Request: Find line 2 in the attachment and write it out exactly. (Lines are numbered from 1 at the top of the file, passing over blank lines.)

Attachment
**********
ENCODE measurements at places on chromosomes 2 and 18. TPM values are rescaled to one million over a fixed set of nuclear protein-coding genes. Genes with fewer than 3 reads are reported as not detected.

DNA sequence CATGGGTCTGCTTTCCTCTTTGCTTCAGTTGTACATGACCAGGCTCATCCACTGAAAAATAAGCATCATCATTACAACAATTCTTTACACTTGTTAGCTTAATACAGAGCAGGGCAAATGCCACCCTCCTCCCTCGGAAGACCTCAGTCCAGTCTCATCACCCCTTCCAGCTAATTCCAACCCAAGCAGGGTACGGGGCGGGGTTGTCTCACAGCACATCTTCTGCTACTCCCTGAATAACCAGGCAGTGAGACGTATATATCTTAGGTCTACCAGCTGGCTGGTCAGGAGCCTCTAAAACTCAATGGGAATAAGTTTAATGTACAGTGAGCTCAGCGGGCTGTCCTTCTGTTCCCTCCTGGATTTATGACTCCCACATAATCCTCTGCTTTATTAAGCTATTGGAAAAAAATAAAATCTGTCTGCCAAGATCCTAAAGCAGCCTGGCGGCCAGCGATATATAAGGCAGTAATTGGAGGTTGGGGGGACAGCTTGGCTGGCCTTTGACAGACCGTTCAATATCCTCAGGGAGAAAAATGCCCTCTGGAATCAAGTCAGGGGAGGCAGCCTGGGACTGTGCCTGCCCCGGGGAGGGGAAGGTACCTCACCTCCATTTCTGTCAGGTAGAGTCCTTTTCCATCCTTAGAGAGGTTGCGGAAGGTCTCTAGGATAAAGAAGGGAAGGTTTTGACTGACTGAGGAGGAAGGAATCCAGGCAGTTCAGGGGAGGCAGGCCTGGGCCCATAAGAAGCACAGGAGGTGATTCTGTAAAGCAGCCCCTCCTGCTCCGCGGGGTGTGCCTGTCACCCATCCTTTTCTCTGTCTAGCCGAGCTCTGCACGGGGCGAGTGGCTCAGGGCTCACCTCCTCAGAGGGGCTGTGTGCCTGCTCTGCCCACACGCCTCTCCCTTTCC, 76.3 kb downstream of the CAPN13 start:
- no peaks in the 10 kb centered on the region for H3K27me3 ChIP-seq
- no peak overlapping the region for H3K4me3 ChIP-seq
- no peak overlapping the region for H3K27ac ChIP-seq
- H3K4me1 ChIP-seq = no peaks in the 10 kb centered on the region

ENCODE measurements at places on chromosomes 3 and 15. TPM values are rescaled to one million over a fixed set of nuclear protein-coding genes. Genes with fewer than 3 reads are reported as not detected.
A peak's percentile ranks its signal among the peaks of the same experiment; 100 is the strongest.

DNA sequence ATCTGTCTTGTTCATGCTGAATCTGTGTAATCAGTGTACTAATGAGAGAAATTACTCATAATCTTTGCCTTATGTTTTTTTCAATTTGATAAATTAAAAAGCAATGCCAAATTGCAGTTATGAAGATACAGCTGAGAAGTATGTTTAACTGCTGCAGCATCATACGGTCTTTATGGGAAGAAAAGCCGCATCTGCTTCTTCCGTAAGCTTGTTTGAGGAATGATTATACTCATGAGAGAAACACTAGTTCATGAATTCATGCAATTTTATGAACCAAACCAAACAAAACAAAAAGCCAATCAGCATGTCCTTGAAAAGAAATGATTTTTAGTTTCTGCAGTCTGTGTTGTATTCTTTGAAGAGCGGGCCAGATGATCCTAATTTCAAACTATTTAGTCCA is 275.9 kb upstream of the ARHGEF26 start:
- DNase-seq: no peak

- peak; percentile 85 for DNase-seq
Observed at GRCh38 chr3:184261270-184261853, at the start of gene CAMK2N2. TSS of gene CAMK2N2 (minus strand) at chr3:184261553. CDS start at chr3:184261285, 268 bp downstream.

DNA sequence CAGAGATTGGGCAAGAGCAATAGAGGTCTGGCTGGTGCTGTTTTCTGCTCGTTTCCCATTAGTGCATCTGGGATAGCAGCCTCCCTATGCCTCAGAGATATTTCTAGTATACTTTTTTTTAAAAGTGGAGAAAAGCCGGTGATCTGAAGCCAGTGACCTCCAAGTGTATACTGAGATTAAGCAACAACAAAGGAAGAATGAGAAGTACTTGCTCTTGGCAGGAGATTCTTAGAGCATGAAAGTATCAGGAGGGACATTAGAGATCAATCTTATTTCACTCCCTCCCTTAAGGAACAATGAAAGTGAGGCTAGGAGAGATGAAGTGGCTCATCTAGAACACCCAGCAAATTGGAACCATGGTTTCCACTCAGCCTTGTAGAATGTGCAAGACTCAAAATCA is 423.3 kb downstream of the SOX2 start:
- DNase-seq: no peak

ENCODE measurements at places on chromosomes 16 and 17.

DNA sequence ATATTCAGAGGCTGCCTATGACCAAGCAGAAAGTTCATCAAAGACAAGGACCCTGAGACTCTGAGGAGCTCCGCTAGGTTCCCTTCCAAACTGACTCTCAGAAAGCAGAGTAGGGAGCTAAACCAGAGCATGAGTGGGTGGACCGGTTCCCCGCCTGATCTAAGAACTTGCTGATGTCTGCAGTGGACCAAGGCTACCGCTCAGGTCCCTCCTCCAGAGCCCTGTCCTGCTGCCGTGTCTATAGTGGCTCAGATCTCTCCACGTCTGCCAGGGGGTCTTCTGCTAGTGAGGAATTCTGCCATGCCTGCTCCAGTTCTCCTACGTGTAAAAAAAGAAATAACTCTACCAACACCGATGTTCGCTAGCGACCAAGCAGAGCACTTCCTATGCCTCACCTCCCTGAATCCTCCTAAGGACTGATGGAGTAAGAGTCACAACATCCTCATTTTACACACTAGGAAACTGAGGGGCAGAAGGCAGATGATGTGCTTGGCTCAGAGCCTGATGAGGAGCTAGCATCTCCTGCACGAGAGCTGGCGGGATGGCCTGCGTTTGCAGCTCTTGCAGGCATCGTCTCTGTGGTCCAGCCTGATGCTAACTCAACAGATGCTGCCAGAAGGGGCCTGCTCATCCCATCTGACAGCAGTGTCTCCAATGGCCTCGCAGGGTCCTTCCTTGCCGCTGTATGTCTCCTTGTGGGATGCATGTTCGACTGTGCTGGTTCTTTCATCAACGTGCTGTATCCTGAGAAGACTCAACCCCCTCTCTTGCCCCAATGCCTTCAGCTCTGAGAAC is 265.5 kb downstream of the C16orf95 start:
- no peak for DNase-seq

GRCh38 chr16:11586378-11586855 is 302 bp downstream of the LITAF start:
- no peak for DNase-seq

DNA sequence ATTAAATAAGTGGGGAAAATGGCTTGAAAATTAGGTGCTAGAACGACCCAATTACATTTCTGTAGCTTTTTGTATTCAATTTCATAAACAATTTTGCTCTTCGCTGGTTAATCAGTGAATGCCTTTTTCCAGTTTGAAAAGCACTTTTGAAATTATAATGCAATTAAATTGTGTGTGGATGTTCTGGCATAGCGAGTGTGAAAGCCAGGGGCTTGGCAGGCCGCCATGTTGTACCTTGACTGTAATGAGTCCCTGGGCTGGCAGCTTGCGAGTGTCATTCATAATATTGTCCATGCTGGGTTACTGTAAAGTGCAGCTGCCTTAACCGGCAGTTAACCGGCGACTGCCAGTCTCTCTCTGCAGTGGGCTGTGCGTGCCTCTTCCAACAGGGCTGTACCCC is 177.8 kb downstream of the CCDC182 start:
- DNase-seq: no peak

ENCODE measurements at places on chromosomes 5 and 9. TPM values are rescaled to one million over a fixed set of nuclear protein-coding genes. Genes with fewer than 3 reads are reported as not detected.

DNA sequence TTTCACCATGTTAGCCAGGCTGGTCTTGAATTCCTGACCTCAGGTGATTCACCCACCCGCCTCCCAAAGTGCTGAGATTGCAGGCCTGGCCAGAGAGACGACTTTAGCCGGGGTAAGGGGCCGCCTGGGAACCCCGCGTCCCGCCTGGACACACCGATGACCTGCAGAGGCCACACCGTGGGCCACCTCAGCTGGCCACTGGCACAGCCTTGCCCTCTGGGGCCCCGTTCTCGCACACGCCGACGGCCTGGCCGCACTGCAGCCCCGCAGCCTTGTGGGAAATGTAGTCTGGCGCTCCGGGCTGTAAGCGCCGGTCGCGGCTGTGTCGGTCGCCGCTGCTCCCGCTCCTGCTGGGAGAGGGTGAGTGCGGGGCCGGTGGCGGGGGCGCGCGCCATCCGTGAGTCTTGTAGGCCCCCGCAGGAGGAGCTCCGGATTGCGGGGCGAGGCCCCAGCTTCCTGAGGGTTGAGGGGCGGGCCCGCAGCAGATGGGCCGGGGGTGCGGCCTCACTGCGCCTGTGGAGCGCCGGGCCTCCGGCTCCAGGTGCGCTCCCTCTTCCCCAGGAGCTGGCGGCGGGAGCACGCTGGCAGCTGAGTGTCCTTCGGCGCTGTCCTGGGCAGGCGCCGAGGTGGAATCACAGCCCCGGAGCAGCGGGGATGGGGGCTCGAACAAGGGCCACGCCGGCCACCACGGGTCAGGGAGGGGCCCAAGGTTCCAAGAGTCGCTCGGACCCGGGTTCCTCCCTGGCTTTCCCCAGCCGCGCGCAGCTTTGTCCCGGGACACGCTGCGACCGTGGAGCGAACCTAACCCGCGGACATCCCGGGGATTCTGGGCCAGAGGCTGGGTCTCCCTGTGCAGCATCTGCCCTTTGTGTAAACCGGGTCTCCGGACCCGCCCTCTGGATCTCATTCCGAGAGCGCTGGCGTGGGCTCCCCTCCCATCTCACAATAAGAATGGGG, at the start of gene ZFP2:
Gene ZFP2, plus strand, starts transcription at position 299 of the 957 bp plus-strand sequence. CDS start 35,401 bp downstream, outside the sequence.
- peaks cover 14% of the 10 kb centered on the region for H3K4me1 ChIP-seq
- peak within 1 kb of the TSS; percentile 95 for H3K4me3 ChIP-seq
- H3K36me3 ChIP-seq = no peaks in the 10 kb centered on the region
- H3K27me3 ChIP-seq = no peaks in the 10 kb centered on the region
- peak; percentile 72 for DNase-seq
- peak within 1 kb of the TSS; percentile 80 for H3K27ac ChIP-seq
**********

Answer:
DNA sequence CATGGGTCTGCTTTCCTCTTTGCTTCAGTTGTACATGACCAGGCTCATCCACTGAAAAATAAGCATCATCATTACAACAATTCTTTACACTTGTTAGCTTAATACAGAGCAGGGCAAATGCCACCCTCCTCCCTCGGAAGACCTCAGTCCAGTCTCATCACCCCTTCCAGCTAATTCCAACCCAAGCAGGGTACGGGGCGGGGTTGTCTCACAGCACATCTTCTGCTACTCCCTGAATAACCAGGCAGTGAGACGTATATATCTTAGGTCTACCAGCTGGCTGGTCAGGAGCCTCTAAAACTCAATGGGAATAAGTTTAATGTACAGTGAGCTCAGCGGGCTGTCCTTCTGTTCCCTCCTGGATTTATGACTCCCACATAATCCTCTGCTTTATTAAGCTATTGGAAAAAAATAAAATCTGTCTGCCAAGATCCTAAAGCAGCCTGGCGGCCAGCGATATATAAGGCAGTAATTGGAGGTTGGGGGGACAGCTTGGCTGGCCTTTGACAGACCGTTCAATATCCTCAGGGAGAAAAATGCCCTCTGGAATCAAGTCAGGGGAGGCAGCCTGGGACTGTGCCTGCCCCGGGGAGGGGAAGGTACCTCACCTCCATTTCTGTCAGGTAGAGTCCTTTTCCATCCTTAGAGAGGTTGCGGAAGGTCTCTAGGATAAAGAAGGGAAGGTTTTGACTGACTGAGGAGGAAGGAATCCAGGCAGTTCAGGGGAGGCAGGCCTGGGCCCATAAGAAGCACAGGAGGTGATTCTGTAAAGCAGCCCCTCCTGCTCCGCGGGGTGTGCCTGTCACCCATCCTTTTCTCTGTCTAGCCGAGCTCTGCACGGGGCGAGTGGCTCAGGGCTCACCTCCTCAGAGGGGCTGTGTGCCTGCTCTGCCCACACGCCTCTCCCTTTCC, 76.3 kb downstream of the CAPN13 start: